With Panderina Soumas, it’s all about the history and about her family heritage. In fact, in her company’s tagline for Soumas Heritage Creole Creations, she points out that, ‘It’s ALL in the history.’
It’s been a quest for her to not only promote and cook the Creole ways that she has learned through her family’s heritage but to also educate others about the unique culture.
Soumas started Soumas Heritage Creole Creations as a way to honor her ancestors. The company produces prepackaged Creole food mixes with a nod to the past and influenced by African and Caribbean flavors. The name of the mixes reflects what is unique with the Creole culture and that of south Louisiana. For instance, there’s the “Hoodoo You Wanna Voodoo” dip, “Jumpin’ da Broom” jambalaya, “Knock Knock, WHO DAT” dip and the “Creole Gombo” to name a few. The gumbo is spelled after the African term for okra, ki ngombo, while the jambalaya is named after slave wedding ceremonies.
Soumas loves to spread the word of her heritage. So much so that she has a lecture program called, Roux ‘n Roots. With this “creative and universal learning through unique resources and education” system, she shares what is unique and diverse about the Creole culture through stories about the cuisine, food, legends, and of course, the history. She intends to have fun while raising interest in what is the gumbo pot of culture in Louisiana.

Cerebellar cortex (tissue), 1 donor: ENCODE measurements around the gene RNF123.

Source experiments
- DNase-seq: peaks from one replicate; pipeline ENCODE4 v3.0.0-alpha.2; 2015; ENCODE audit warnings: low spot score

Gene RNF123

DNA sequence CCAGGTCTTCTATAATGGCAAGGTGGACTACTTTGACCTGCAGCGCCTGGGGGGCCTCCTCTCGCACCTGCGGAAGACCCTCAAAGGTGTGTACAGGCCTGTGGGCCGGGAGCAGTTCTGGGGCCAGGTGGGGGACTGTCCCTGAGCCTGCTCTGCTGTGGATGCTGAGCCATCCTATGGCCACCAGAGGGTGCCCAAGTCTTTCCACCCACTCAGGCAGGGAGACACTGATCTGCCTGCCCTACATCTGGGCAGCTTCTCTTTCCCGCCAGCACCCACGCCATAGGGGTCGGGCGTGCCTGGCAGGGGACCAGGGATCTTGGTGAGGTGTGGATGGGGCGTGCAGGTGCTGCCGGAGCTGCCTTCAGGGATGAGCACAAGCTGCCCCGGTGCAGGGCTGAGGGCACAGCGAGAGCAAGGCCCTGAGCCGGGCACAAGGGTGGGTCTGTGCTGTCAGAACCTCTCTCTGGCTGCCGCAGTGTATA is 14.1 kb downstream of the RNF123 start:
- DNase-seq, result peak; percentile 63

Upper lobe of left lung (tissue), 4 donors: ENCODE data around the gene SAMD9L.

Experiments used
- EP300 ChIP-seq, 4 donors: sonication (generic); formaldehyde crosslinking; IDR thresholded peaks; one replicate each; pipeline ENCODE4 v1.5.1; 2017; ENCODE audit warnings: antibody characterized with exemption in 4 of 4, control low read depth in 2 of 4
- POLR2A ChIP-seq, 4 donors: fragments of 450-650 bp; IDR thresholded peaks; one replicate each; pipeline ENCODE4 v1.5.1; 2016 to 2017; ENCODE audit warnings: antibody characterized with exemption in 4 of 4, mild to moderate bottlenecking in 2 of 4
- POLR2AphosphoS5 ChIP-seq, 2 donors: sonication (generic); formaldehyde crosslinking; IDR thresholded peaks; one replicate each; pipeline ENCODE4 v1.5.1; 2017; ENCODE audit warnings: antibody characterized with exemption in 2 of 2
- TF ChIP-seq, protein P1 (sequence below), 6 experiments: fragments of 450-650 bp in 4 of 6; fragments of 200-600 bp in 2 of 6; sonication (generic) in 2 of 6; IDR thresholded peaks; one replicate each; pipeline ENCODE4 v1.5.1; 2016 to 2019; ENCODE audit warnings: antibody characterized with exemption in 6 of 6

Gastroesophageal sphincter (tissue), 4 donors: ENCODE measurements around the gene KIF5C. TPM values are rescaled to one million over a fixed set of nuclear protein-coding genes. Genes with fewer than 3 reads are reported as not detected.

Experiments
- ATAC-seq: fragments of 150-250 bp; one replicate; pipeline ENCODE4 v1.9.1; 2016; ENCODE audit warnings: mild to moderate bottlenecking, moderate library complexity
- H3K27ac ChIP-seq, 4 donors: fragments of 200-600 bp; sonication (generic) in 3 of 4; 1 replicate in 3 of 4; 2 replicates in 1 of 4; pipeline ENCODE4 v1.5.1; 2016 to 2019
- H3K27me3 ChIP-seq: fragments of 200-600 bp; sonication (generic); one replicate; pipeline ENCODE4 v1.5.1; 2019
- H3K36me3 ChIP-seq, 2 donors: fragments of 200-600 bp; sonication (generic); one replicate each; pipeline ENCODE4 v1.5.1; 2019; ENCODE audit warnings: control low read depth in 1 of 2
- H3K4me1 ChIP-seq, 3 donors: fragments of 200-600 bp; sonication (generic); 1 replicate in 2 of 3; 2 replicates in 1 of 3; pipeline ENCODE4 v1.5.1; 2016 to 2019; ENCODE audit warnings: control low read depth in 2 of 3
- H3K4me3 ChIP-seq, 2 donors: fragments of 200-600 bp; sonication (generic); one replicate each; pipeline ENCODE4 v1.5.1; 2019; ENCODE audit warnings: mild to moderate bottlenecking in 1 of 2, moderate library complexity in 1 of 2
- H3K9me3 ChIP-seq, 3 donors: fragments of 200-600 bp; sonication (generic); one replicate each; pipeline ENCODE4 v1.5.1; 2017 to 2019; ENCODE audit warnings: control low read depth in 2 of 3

To go along with the lectures and a way to further share her family’s history and Creole heritage, she wrote a cookbook to honor her ancestors. The book is filled with historical folklore that is weaved from stories from Soumas family bloodline, highlighting the humor of the patois/dialect and culminating with the culture, food, and family.
And if that’s not enough, Soumas also caters. She’ll bring the Creole culture right to your kitchen – as long as you’re within an appropriate distance. She’s located in northern Louisiana. You’ve probably seen her infectious smile as part of the Shreveport-Bossier Louisiana ads in print magazines and online (see below). She is one of the great ambassadors to Louisiana and takes great pride in her family, her heritage, her work. She’s not just cooking from her own culinary experiences, she is also pulling from her mother’s, grandmother’s, and great-grandmother’s experiences – remember, it’s ALL in the history!
Where’s your favorite place to order red beans and rice?
I reside in North Louisiana now, unfortunately, I have not found a place yet that has that south Louisiana, cultural Creole kick with red beans and rice here. In this area, some, if not most, and certainly not all, will have red beans and rice on their menu, but it’s actually pinto beans! I STILL CAN’T GET OVER THAT! Anyway, I’ve had them, most were tasty and well prepared, but’s it’s a cultural thang!